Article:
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I’ve read through the entire ten packets, and I was impressed at the amount of useful information this bundle contained for teens to explore what careers might be of interest to them. I will highlight a few of the packets:

Career Exploration Workbook

This workbook contains seven chapters, each focusing on a different aspect of finding a career. The students can fill in the workbook, answering each question to know themselves better. The checklists are especially helpful in finding out broad areas of interest. The teen can circle occupations that seem interesting and cross out other careers.

Interviewing people who know the teen well can help to uncover more strengths that maybe your teen was unaware of until now. Apprenticeship opportunities can emerge as your teen talks to people from different occupations. I personally love to do this by inviting families from church over for dinner. Your teen can ask the occupation of the guests, and whether they love what they do.

list-of-careers

Career Exploration in the Bible

I’m intrigued by the idea that God designs each of our children with the experiences they need to become the person they were meant to be. This short packet highlights three characters from Scripture, showing how their childhood and teen years prepared them for their future career. This packet spurred some interesting conversations with my teens, and I wondered in my heart what fun things God has done in the upbringing of my children to make them who they are today.

For example, my oldest son has always had a philosophical mind, asking spiritual questions even as a preschooler. The depth of knowledge he has of God’s Word is perfect to prepare him to be a pastor, if he chooses that occupation. He has also enjoyed drawing, especially symmetrical drawings on graph paper. The fact that he is a natural artist could indicate that he would be a good architect. As his mom, I pondered what other experiences he has had that has made him the man he is today.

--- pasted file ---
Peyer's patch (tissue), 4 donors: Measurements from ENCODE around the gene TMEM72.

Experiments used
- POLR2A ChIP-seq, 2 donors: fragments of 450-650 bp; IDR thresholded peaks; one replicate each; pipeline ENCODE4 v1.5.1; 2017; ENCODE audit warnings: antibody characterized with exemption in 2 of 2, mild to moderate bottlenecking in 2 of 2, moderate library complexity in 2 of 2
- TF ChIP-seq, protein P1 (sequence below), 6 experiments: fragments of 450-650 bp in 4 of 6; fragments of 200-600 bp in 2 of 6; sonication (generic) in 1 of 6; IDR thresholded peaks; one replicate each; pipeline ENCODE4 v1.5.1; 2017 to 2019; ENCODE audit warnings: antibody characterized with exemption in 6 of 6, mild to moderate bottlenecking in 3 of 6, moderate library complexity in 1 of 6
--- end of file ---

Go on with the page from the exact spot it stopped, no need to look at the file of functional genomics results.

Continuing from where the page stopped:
Introductory Interview Skills for Teens

Both my older teens have been in a process of interviewing for jobs this summer, so this packet was particularly useful. When my teens prepared for the most commonly asked questions, they felt more at ease in their interviews. My kids made up a fun skit for what NOT to do in an interview:

A Personal Word about the 7 Sisters

I’ve met several of the women from 7 Sisters Homeschool in person at a blogging conference a couple of years ago, and they are the real deal. I love them! Their homeschool high school curriculum is no busywork – no overkill. Your teens can build character and critical thinking skills while learning. And the women who wrote this curriculum are veteran homeschool moms who know what they are doing. Here are their links, if you would like to follow their blog and social media, especially if you have teens:

For what’s included in this Career Exploration bundle, the price seems unbelievably low. If you have teens, I encourage you to click over there and grab this bundle to direct your teens to a career that they will actually enjoy. If you yourself or your spouse is in a career that you hate, you know how important it is to explore careers before deciding what you want to do with the rest of your life. And yes, you as a parent can fill in your own workbook if you yourself would like a change in careers!